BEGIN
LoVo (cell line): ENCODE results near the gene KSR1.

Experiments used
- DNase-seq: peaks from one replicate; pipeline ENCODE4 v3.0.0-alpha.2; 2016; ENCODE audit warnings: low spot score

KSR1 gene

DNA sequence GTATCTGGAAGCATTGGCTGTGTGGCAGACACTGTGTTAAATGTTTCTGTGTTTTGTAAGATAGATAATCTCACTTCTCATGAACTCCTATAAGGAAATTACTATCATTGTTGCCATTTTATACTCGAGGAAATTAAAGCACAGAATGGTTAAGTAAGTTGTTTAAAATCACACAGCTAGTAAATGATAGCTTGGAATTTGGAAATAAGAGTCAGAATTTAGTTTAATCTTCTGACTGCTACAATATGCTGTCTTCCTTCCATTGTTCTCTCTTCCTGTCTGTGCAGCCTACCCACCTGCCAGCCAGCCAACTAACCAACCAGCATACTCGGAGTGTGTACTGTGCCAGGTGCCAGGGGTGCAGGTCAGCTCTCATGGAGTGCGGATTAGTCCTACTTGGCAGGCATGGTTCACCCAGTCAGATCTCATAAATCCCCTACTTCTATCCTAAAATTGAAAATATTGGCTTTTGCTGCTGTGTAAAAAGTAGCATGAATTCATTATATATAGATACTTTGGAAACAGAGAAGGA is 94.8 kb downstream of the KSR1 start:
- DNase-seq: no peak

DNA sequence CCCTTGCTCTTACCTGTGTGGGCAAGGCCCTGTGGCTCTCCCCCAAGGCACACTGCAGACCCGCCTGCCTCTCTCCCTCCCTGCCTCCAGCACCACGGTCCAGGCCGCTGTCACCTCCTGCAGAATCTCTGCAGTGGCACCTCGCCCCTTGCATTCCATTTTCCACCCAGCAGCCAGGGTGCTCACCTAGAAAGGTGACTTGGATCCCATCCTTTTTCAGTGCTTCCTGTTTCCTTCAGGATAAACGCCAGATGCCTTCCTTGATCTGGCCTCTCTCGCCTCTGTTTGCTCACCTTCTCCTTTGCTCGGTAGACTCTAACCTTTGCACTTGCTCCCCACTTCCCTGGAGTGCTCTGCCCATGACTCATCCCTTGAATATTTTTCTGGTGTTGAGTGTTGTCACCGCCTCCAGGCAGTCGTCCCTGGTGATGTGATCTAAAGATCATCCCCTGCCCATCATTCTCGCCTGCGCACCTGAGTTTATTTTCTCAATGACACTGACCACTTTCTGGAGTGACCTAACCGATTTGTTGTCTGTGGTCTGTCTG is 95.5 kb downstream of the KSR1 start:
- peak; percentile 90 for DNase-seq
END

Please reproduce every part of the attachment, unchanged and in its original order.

LoVo (cell line): ENCODE results near the gene KSR1.

Experiments used
- DNase-seq: peaks from one replicate; pipeline ENCODE4 v3.0.0-alpha.2; 2016; ENCODE audit warnings: low spot score

KSR1 gene

DNA sequence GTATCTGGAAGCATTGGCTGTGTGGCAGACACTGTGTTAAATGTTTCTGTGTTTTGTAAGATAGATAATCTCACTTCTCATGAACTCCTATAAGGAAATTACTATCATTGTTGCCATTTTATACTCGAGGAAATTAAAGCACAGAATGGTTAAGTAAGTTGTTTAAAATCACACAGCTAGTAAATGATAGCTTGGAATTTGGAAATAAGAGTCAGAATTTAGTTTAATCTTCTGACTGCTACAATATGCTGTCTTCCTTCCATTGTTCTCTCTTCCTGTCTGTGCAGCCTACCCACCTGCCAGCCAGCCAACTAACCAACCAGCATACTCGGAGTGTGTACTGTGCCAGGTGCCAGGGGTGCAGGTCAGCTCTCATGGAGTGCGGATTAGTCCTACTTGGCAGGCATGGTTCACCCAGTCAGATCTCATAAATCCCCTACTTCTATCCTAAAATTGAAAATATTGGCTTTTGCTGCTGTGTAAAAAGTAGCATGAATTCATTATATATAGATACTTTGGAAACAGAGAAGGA is 94.8 kb downstream of the KSR1 start:
- DNase-seq: no peak

DNA sequence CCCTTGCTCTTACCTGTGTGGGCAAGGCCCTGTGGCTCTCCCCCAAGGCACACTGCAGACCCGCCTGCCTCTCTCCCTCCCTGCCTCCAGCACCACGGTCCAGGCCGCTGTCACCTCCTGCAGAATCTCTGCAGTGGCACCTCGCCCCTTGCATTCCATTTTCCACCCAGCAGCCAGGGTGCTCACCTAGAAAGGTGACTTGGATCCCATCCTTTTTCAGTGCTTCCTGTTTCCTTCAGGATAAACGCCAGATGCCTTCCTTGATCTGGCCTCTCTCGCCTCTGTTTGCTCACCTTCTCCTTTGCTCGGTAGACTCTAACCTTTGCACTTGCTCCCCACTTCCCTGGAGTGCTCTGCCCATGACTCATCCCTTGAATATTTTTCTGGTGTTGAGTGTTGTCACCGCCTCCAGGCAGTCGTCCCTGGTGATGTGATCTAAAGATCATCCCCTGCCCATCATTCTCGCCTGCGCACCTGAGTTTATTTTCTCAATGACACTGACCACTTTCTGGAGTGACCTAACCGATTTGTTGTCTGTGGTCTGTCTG is 95.5 kb downstream of the KSR1 start:
- peak; percentile 90 for DNase-seq